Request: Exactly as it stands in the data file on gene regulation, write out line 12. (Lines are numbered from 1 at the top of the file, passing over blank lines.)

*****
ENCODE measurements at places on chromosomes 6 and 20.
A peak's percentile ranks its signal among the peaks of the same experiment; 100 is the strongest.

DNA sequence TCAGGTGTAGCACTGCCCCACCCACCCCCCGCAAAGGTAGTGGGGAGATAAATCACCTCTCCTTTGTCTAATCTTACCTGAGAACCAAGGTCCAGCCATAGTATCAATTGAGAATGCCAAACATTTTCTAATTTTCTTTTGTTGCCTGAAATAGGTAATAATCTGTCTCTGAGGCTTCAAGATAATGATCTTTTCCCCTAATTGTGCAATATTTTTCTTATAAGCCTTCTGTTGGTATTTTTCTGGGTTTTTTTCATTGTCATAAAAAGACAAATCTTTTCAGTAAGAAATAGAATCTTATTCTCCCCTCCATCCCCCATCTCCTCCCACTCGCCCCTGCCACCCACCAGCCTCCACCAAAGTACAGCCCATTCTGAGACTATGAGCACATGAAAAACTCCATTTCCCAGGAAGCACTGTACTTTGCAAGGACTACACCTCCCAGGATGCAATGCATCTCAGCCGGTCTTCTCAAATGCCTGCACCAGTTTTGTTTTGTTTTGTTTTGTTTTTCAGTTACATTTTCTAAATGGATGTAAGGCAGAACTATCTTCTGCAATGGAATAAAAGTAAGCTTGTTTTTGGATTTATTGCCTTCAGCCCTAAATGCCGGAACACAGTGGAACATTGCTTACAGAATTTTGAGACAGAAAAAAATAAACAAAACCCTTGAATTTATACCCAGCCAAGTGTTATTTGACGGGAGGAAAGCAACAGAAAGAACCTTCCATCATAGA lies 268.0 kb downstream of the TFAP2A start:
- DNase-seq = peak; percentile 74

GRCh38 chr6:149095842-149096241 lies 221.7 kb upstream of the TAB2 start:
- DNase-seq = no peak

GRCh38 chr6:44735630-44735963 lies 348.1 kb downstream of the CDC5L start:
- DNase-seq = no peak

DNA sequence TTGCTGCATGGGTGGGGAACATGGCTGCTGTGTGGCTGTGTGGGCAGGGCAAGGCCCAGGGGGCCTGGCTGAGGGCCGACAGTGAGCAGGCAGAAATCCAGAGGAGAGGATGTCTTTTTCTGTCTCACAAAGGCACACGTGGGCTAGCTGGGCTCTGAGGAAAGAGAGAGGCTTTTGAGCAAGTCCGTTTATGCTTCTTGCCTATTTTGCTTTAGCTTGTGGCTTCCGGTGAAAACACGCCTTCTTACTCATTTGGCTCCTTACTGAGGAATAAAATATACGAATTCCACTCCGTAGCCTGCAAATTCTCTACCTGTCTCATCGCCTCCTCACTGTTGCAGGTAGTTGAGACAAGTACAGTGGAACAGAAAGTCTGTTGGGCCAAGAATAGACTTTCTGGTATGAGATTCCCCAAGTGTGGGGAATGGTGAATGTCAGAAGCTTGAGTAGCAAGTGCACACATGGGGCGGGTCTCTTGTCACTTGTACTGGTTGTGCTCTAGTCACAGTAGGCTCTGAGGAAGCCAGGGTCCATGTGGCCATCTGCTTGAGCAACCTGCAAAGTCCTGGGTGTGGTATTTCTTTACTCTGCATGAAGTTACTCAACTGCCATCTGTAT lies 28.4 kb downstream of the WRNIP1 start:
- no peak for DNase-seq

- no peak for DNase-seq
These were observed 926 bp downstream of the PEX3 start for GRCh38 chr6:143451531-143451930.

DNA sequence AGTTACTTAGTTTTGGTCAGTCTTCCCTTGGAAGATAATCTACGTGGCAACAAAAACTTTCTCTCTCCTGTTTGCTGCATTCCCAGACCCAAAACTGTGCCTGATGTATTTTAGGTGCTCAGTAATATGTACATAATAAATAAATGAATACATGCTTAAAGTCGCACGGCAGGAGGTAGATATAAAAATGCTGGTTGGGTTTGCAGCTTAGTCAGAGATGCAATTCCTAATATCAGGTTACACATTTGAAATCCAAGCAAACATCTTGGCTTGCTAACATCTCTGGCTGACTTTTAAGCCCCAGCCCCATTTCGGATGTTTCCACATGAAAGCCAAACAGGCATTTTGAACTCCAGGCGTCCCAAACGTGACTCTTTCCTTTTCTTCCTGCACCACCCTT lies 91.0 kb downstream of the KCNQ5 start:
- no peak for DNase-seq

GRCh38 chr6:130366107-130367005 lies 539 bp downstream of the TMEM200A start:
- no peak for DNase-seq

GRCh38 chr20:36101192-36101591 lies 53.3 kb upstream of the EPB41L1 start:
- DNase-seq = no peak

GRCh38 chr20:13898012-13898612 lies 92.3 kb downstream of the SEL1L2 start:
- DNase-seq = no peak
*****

These were observed 926 bp downstream of the PEX3 start for GRCh38 chr6:143451531-143451930.